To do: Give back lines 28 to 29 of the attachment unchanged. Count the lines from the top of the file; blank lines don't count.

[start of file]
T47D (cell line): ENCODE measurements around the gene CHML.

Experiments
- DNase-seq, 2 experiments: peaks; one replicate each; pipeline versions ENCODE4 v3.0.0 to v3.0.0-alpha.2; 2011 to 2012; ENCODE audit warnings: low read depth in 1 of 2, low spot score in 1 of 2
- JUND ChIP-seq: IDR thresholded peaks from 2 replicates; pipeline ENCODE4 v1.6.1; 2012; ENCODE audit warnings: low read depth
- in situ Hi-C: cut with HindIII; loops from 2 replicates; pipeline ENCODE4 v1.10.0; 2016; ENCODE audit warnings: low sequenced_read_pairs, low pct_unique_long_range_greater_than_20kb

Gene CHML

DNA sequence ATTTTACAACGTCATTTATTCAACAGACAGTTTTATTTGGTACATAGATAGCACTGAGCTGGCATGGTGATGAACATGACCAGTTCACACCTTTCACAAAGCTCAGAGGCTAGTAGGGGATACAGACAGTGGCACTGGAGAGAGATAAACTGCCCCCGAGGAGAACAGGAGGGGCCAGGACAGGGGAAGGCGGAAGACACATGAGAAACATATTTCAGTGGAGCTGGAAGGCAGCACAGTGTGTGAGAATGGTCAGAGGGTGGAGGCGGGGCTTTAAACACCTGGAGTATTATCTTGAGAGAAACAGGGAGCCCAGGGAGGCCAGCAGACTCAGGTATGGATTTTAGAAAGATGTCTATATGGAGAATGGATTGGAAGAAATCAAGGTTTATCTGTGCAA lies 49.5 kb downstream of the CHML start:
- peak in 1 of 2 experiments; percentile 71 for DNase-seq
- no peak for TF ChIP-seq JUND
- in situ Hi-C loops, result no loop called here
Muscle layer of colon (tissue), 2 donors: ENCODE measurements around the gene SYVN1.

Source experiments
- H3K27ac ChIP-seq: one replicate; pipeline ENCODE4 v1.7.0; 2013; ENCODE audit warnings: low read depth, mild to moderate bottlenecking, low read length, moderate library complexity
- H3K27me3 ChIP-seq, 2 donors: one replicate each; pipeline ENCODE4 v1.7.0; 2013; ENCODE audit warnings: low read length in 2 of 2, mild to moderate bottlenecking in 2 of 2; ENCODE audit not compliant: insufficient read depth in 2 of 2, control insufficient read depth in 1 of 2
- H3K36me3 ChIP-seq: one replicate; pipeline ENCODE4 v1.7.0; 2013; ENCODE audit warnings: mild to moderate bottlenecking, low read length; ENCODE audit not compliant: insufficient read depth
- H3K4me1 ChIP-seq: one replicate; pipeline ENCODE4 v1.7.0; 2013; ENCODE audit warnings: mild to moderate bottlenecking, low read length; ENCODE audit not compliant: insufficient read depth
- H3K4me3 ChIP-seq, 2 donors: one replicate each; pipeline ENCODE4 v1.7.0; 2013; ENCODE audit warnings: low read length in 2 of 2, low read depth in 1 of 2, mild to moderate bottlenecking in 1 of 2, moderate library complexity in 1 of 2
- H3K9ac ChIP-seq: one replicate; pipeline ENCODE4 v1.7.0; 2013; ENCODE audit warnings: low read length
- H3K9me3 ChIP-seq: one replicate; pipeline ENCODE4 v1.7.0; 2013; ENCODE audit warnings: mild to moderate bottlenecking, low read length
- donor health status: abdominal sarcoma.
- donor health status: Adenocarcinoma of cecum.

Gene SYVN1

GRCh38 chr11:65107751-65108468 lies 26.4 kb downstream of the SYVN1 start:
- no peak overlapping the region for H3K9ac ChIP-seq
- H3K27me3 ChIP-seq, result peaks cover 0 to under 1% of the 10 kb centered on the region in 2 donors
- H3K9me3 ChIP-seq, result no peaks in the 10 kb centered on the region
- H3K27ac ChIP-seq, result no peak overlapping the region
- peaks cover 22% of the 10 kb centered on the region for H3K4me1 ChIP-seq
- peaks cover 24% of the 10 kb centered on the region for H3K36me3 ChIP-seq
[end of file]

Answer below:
- peaks cover 22% of the 10 kb centered on the region for H3K4me1 ChIP-seq
- peaks cover 24% of the 10 kb centered on the region for H3K36me3 ChIP-seq